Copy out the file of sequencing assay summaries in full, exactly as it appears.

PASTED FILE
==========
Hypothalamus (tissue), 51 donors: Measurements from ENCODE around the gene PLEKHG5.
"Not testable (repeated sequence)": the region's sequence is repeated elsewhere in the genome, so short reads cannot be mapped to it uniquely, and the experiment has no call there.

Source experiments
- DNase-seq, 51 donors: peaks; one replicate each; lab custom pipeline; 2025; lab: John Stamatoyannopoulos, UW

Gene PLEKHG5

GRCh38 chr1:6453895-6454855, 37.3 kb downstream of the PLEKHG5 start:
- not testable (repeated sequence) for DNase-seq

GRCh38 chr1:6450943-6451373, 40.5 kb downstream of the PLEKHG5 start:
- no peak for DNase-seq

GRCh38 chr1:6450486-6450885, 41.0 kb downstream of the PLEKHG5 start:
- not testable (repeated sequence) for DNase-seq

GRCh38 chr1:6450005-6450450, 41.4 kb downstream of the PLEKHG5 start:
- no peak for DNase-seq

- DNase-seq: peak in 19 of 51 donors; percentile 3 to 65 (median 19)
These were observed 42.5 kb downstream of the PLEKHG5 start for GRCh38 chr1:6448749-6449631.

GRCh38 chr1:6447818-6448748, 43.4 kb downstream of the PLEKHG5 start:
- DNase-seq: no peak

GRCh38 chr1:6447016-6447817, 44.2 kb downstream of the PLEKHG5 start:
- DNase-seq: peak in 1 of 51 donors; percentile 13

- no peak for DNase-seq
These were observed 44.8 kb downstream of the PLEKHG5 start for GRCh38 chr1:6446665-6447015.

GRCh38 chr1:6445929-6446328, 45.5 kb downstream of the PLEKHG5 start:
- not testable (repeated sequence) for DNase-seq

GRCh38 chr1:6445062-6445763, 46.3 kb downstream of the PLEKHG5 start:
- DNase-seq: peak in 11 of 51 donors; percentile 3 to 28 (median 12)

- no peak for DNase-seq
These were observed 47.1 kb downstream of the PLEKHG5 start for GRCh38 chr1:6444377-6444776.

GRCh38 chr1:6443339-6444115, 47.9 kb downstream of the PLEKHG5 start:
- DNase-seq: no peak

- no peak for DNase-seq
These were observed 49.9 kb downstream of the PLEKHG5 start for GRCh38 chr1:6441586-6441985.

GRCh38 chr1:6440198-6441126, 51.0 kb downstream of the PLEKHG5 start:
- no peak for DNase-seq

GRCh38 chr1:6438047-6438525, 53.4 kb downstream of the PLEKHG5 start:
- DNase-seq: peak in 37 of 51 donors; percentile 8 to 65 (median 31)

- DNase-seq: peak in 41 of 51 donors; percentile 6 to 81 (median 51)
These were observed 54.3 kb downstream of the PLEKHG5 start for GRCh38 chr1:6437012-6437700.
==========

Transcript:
Hypothalamus (tissue), 51 donors: Measurements from ENCODE around the gene PLEKHG5.
"Not testable (repeated sequence)": the region's sequence is repeated elsewhere in the genome, so short reads cannot be mapped to it uniquely, and the experiment has no call there.

Source experiments
- DNase-seq, 51 donors: peaks; one replicate each; lab custom pipeline; 2025; lab: John Stamatoyannopoulos, UW

Gene PLEKHG5

GRCh38 chr1:6453895-6454855, 37.3 kb downstream of the PLEKHG5 start:
- not testable (repeated sequence) for DNase-seq

GRCh38 chr1:6450943-6451373, 40.5 kb downstream of the PLEKHG5 start:
- no peak for DNase-seq

GRCh38 chr1:6450486-6450885, 41.0 kb downstream of the PLEKHG5 start:
- not testable (repeated sequence) for DNase-seq

GRCh38 chr1:6450005-6450450, 41.4 kb downstream of the PLEKHG5 start:
- no peak for DNase-seq

- DNase-seq: peak in 19 of 51 donors; percentile 3 to 65 (median 19)
These were observed 42.5 kb downstream of the PLEKHG5 start for GRCh38 chr1:6448749-6449631.

GRCh38 chr1:6447818-6448748, 43.4 kb downstream of the PLEKHG5 start:
- DNase-seq: no peak

GRCh38 chr1:6447016-6447817, 44.2 kb downstream of the PLEKHG5 start:
- DNase-seq: peak in 1 of 51 donors; percentile 13

- no peak for DNase-seq
These were observed 44.8 kb downstream of the PLEKHG5 start for GRCh38 chr1:6446665-6447015.

GRCh38 chr1:6445929-6446328, 45.5 kb downstream of the PLEKHG5 start:
- not testable (repeated sequence) for DNase-seq

GRCh38 chr1:6445062-6445763, 46.3 kb downstream of the PLEKHG5 start:
- DNase-seq: peak in 11 of 51 donors; percentile 3 to 28 (median 12)

- no peak for DNase-seq
These were observed 47.1 kb downstream of the PLEKHG5 start for GRCh38 chr1:6444377-6444776.

GRCh38 chr1:6443339-6444115, 47.9 kb downstream of the PLEKHG5 start:
- DNase-seq: no peak

- no peak for DNase-seq
These were observed 49.9 kb downstream of the PLEKHG5 start for GRCh38 chr1:6441586-6441985.

GRCh38 chr1:6440198-6441126, 51.0 kb downstream of the PLEKHG5 start:
- no peak for DNase-seq

GRCh38 chr1:6438047-6438525, 53.4 kb downstream of the PLEKHG5 start:
- DNase-seq: peak in 37 of 51 donors; percentile 8 to 65 (median 31)

- DNase-seq: peak in 41 of 51 donors; percentile 6 to 81 (median 51)
These were observed 54.3 kb downstream of the PLEKHG5 start for GRCh38 chr1:6437012-6437700.